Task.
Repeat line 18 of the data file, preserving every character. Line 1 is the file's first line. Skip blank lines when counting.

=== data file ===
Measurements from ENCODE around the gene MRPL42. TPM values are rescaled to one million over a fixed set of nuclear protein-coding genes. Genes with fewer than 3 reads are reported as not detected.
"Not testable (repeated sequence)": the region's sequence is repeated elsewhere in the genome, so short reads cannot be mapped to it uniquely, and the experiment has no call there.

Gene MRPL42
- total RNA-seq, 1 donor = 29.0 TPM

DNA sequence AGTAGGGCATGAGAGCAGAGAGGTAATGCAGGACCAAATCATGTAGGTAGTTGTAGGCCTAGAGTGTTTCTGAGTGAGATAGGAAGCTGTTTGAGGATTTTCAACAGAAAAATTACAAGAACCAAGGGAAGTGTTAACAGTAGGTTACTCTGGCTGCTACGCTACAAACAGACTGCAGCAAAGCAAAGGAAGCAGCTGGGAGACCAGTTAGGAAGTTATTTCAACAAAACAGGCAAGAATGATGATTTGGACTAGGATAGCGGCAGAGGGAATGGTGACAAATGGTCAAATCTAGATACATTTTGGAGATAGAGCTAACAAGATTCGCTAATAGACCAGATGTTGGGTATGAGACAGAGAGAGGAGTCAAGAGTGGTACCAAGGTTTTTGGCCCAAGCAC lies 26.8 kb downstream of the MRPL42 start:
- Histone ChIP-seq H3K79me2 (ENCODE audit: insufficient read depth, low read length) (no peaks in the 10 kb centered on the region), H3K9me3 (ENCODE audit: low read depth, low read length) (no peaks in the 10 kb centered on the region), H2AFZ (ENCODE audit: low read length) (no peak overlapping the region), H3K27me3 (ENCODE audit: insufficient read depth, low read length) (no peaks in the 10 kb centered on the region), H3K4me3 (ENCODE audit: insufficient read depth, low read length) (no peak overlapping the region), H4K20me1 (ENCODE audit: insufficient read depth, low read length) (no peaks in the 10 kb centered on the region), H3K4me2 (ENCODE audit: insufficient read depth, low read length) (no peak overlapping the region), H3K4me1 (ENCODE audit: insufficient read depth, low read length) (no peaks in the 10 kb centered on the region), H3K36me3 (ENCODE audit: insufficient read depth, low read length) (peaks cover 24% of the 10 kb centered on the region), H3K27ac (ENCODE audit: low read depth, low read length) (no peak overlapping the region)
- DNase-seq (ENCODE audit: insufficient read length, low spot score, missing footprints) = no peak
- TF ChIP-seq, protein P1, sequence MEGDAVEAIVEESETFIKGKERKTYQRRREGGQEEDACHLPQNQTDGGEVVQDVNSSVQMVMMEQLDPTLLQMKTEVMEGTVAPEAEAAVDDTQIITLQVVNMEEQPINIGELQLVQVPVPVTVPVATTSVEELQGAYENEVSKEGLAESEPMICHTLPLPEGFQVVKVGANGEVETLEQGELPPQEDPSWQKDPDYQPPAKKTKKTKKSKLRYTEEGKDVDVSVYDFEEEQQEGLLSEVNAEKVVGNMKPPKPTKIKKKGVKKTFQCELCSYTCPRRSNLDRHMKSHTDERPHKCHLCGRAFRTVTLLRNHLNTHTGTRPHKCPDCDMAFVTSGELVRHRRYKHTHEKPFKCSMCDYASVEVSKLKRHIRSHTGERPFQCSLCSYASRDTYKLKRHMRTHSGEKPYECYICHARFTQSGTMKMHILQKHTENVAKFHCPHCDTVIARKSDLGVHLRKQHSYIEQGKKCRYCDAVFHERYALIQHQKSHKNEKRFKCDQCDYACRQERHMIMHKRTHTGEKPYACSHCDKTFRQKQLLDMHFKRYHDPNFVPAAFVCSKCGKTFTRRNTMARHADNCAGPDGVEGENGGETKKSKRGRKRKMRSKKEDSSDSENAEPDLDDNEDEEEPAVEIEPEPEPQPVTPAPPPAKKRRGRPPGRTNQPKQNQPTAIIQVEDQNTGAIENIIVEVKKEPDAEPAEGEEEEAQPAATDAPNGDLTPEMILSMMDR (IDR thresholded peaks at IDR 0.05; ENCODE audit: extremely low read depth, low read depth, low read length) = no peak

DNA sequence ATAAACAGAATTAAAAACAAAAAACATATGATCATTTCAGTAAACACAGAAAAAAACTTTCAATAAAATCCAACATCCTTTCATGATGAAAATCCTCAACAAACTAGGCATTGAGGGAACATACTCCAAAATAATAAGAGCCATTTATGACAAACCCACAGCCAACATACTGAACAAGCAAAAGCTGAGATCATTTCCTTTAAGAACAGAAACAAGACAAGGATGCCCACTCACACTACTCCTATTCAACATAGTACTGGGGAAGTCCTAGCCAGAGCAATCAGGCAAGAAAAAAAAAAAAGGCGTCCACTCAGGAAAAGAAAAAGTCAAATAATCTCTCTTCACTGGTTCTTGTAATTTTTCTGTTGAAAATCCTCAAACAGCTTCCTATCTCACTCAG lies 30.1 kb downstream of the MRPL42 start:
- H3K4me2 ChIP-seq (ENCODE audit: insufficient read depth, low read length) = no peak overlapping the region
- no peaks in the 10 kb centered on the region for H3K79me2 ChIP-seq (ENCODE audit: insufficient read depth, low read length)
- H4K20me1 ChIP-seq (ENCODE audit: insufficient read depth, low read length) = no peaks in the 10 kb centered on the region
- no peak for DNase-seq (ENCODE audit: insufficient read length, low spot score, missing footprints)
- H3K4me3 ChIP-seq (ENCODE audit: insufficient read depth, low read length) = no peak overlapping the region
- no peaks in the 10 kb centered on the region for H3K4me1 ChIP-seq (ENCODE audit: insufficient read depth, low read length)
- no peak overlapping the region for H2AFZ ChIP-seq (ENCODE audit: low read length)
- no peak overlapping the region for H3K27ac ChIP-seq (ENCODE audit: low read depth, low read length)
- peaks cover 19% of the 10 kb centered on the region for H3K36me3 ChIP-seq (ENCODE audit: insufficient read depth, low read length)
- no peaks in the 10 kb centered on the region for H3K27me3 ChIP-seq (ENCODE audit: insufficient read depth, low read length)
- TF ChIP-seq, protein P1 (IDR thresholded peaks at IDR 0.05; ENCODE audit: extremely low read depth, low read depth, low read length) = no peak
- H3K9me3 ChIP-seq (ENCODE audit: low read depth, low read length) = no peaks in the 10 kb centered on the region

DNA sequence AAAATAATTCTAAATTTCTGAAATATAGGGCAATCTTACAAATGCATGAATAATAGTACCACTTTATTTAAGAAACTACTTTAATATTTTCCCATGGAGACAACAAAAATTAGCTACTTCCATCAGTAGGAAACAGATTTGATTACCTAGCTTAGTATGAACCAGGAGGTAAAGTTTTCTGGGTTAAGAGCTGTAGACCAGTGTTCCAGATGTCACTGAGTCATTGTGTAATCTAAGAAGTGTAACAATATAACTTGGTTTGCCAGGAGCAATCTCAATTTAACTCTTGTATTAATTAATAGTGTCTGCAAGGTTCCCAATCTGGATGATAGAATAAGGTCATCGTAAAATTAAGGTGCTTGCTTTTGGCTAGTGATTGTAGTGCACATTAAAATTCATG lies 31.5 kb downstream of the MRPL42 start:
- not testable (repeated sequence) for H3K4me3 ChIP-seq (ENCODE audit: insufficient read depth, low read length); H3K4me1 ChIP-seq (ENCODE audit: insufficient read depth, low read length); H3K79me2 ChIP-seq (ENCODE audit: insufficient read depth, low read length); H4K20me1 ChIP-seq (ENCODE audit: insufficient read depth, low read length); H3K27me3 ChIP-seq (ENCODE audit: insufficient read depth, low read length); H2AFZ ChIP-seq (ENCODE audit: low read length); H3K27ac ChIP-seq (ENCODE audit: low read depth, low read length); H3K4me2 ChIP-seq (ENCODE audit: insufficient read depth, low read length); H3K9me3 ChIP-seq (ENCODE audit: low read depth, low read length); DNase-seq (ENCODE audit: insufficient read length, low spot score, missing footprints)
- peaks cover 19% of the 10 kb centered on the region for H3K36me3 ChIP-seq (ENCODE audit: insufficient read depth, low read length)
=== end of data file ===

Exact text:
- peaks cover 19% of the 10 kb centered on the region for H3K36me3 ChIP-seq (ENCODE audit: insufficient read depth, low read length)